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Some Open Questions Related to Cuckoo Hashing

Date and Time
Wednesday, September 29, 2010 - 4:30pm to 5:30pm
Computer Science Small Auditorium (Room 105)
CS Department Colloquium Series
Jennifer Rexford
In this talk, we will describe cuckoo hashing, a recently developed hashing scheme that offers the benefits of very high memory utilization and worst-case constant lookup times. We then discuss recent work in the area, including theoretical bounds on performance, practical methods for improving performance, and implementations on a GPU. Along the way, we will suggest several remaining open questions.

The talk will require no prior background on cuckoo hashing, and is aimed for a wide audience, including both theory and systems.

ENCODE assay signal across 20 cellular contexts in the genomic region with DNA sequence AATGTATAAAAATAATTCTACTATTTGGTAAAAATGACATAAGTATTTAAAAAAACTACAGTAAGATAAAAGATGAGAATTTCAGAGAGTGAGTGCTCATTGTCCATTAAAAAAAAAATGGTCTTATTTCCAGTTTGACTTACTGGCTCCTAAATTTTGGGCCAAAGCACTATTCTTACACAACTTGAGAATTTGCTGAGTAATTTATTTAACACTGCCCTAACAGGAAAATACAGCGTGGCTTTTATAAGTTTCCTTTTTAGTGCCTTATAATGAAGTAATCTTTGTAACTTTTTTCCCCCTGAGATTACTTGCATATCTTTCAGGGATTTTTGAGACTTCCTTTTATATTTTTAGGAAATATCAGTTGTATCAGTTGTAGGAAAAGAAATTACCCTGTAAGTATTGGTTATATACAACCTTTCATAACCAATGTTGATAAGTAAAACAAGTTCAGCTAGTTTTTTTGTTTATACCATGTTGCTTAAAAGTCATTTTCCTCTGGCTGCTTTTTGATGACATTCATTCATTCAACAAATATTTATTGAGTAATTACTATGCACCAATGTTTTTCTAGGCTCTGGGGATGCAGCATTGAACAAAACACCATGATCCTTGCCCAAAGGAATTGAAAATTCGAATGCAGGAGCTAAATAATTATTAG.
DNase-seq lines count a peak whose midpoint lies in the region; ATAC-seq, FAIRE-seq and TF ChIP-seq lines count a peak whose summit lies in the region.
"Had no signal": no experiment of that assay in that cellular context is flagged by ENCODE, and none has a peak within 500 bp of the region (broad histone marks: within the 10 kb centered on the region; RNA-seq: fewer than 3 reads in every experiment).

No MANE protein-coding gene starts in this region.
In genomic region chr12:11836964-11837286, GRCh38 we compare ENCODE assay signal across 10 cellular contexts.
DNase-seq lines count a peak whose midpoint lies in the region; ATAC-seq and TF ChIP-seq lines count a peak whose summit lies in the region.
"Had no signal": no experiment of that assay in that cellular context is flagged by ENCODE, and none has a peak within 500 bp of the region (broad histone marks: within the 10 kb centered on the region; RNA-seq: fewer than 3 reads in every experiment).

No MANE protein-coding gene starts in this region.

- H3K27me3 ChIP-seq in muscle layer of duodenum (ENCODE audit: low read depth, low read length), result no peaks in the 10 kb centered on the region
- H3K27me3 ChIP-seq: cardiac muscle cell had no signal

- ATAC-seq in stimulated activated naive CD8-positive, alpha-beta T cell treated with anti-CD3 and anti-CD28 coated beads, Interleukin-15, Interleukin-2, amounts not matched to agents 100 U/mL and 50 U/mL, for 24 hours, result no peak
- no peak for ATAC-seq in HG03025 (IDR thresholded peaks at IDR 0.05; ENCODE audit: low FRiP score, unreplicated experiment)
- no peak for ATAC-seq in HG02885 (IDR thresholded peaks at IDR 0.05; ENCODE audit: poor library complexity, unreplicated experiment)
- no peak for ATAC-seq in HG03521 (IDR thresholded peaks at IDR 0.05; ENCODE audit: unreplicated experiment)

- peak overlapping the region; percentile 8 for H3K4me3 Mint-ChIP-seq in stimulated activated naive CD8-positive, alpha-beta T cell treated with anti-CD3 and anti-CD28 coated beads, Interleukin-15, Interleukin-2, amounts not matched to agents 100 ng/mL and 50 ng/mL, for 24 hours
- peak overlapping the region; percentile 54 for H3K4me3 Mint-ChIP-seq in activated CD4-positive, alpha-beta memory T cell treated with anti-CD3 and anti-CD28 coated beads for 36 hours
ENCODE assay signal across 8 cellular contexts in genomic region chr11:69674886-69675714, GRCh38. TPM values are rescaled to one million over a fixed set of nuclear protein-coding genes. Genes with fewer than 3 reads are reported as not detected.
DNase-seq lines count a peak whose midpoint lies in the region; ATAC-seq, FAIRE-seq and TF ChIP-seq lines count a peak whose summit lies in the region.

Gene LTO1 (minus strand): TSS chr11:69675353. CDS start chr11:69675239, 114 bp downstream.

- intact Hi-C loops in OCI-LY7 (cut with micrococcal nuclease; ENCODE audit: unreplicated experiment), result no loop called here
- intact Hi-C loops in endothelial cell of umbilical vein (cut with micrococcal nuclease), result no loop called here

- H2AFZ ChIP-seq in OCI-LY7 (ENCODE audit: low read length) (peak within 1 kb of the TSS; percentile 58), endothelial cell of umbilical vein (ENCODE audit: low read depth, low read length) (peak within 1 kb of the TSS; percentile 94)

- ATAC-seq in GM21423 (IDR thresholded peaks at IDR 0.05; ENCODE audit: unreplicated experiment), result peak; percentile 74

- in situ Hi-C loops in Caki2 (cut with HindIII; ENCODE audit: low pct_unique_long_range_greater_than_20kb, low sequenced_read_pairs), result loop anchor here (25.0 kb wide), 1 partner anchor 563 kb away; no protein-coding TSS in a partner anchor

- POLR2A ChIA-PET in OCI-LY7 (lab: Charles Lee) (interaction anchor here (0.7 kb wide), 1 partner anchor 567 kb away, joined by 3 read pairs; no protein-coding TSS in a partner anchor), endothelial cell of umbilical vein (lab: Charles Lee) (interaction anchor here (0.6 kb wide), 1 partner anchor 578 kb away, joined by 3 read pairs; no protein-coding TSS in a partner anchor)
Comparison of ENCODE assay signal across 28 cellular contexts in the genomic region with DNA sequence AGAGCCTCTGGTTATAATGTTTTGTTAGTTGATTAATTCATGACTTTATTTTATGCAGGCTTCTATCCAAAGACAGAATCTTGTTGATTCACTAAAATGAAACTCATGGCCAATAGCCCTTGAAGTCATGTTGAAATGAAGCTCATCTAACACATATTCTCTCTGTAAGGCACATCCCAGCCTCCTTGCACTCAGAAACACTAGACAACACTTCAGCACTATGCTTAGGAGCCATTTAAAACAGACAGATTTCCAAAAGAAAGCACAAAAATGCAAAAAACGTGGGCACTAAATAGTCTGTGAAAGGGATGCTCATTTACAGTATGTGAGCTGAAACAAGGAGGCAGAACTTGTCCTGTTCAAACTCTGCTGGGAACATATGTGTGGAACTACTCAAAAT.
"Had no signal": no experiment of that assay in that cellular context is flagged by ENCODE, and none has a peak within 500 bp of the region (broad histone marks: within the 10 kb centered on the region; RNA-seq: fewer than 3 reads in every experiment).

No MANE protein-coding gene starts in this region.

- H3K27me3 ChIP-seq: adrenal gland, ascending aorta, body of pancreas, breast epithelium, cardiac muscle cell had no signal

Michael Mitzenmacher is a Professor of Computer Science in the School of Engineering and Applied Sciences at Harvard University. Michael has authored or co-authored over 150 conference and journal publications on a variety of topics, including Internet algorithms, hashing, load-balancing, erasure codes, error-correcting codes, compression, bin-packing, and power laws. His work on low-density parity-check codes received the 2002 IEEE Information Theory Society Best Paper Award and the 2009 SIGCOMM Test of Time Award. His textbook on probabilistic techniques in computer science, co-written with Eli Upfal, was published in 2005 by Cambridge University Press.

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